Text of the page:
Mon, 28/10/2019 - 12:08
Current Issue 77
One of the world’s largest foundry networks, this global castings player and local socioeconomic stalwart is helping to form an innovative future for the auto manufacturing market
Writer: Jonathan Dyble | Project Manager: Kyle Livingstone
There’s never a dull day in the automotive industry.
A sector that’s seemingly in a permanent state of disruptive transition, auto manufacturers are consistently being pushed to new limits by fast-changing consumer needs, evolving technologies and environmental regulations, subsequently meeting demands by continuously raising the bar with ever improving solutions.
And while big brand manufacturers often take the plaudits in the eye of the public, this industry-wide mentality has trickled down throughout a range of different subsectors, now embraced by a vast array of original equipment manufacturers.
“Globally, the auto industry is on the cusp of change, with new technologies and battery driven vehicles being the hot topic of today,” states Mervin Moodley, the CEO of Atlantis Foundries – a South African company changing the state of play in the automotive castings segment.
“Being part of an industry where innovation is the driver is exciting. It allows us to play a part in developing groundbreaking solutions for the rest of the world.”
A key proponent of industry progression, the views of Moodley – an individual who has been with the business for six years – match up with Atlantis Foundries’ wider mandate, mission and ethos focused on combining innovation and operational excellence.
He explains: “The automotive industry maintains the highest of industry standards. The servicing of premium brands can only be successful if a culture of excellence is adopted, and this is what we strive to achieve.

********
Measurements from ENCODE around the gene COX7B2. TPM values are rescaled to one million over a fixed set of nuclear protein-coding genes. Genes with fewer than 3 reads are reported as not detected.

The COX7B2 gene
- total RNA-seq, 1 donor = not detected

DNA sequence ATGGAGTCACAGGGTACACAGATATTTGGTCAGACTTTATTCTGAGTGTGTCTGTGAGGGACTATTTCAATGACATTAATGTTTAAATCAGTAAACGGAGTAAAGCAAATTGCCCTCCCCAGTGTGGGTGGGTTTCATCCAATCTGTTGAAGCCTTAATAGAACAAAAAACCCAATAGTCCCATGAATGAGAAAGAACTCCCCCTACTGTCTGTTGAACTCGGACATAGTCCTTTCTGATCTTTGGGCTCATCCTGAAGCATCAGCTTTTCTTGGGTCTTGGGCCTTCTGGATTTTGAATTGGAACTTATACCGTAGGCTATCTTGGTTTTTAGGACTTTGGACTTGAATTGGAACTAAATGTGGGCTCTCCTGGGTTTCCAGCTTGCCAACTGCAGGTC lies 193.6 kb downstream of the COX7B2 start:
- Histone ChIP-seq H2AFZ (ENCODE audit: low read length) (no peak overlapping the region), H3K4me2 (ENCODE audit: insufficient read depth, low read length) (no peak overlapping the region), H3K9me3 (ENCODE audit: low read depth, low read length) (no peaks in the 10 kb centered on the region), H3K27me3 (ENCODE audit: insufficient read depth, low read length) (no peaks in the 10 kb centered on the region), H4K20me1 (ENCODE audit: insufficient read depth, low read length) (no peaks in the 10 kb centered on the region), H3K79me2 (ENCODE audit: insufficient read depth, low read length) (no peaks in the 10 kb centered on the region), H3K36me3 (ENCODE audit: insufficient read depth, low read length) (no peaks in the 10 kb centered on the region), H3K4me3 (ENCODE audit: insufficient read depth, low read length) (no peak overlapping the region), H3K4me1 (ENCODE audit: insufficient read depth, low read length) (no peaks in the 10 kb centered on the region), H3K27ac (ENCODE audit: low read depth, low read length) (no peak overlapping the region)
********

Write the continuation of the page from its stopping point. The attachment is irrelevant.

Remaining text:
“Innovation has also been a key part of our success. I believe that we are pioneers of the “smart foundry” in the way that we have embraced the fourth industrial revolution, using big data and artificial intelligence to improve our quality and efficiency.”
Putting such approaches into practice, the company has been the architect of its own meteoric rise, now standing as one of the largest foundry networks in world serving esteemed global brands including the likes of Daimler AG and Detroit Diesel.
Based 50 kilometres outside of Cape Town, this global reputation is upheld by a state-of-the-art plant, allowing the firm to supply premium products and services to flexibly meet the alternate demands of its clientele.
And while the organisation’s global outlook remains crucial to its overall success, the firm equally stands as a grounded figurehead within a local context.
“Atlantis Foundries’ endeavour is to support the local market,” Moodley affirms. “We are proudly South African and have worked tirelessly to establish an extensive local procurement network.
“Due to the specialised nature of our business, a lot of this was conducted abroad previously. But over the years we have worked with our suppliers on localising their production, thereby protecting our cost base while simultaneously providing benefit to the South African economy.”
As a result, Atlantis Foundries has often been the cornerstone from which many small businesses have been able to establish themselves, its procurement network now exceeding a local content of 70 percent.
“We’ll only source materials internationally when they are unavailable otherwise, yet at the same time we see all of our partners and suppliers as equal parties,” Moodley adds, pointing to the numerous long term relationships that it has developed over the years as fundamental foundations for the business.
Maintaining close collaborations wherever possible, the business is able to uphold the highest product standards and on-time delivery, as well as readily resolving issues as they arise.